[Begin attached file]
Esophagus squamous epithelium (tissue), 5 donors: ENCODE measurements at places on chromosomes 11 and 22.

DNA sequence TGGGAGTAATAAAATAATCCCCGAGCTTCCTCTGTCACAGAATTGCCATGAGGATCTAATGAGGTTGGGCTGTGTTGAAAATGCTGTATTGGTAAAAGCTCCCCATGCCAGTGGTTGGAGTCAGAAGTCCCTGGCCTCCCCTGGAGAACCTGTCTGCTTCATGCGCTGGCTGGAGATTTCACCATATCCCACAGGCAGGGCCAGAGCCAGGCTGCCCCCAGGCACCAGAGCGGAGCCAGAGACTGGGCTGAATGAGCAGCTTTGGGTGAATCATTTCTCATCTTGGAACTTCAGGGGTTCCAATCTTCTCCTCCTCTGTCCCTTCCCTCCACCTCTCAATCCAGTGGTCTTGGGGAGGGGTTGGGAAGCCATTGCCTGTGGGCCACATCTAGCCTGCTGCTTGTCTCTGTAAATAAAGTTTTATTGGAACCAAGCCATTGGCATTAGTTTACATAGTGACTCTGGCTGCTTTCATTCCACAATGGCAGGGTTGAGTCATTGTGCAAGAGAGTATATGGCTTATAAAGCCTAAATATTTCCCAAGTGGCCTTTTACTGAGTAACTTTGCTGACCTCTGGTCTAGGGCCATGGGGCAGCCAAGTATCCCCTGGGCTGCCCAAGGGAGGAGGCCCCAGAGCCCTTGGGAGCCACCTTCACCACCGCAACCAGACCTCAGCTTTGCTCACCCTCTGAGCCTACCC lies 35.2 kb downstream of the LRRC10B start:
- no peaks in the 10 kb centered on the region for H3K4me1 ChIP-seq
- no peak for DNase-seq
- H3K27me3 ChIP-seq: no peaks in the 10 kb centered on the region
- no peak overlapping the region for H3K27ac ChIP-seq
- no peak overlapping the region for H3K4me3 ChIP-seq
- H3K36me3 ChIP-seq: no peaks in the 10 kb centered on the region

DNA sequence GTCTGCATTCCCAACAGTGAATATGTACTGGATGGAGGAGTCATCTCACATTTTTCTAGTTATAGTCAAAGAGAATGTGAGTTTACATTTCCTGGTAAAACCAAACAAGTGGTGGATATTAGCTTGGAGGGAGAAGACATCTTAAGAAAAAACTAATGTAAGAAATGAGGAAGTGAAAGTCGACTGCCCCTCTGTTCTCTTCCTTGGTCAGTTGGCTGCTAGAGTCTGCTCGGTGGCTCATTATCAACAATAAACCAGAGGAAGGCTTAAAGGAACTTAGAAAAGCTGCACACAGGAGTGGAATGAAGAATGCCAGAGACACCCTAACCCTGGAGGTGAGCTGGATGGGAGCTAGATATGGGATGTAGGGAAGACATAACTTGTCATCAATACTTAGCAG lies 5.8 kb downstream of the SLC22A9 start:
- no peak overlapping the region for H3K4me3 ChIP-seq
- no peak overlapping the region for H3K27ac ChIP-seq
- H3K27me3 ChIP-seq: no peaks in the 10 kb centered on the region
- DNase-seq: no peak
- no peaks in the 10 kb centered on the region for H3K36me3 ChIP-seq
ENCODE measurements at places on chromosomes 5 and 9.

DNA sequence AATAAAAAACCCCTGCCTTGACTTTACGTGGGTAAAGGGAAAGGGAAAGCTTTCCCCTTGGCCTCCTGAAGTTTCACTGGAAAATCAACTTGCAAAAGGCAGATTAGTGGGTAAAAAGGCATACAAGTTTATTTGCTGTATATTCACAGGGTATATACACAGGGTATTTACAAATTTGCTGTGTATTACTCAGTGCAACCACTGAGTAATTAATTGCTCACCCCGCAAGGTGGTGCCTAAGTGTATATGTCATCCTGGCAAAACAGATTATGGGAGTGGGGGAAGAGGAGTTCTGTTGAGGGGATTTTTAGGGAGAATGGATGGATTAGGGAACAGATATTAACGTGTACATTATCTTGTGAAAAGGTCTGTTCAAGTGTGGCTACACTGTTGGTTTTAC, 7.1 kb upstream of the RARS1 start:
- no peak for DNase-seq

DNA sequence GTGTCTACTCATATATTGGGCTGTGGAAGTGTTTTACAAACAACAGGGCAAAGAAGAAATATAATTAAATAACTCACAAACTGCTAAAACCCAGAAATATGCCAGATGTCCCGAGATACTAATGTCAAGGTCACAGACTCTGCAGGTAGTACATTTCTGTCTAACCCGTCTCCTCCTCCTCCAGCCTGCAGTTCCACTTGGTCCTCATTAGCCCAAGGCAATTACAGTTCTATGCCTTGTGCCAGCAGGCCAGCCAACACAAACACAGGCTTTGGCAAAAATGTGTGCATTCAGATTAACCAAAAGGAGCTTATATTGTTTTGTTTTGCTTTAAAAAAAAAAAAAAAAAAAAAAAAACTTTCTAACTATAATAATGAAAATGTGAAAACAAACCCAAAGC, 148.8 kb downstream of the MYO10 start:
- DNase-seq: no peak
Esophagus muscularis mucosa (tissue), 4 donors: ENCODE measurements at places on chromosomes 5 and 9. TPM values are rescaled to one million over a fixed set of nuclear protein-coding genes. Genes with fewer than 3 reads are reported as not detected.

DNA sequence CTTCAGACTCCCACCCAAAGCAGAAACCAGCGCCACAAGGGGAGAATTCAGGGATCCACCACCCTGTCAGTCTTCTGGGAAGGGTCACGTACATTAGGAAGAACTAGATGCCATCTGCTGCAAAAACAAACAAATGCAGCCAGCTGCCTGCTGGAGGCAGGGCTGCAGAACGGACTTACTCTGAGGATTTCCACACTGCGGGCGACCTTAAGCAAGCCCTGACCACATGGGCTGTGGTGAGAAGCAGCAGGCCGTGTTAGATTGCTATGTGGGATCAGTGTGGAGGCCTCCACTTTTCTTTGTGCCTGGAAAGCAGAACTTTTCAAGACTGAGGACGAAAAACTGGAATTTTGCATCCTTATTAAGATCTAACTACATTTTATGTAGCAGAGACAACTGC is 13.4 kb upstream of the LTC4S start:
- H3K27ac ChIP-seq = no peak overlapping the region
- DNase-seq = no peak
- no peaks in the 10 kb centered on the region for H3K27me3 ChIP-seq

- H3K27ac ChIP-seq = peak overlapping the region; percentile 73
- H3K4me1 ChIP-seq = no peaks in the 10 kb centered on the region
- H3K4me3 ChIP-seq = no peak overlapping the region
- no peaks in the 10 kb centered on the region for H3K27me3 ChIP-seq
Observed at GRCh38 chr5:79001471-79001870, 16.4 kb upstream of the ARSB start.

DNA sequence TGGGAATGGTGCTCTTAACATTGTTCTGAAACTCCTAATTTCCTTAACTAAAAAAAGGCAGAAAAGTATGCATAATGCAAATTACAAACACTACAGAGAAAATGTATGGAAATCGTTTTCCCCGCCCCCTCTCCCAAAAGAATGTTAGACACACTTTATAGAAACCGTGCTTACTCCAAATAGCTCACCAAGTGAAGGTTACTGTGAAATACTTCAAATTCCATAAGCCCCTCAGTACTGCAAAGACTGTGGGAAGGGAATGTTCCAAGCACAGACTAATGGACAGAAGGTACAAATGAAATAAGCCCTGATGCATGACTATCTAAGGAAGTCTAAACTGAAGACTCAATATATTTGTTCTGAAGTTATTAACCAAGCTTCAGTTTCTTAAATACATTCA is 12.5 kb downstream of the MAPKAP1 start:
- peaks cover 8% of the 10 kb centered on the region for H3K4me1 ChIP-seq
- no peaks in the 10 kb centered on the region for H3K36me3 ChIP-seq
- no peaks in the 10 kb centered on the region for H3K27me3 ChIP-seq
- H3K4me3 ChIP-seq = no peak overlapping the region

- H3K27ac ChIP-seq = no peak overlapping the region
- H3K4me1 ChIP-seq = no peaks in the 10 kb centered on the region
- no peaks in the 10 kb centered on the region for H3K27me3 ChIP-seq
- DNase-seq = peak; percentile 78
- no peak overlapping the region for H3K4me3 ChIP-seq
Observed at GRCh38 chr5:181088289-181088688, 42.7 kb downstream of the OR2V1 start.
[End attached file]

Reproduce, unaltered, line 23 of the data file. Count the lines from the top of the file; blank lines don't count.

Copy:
- DNase-seq = no peak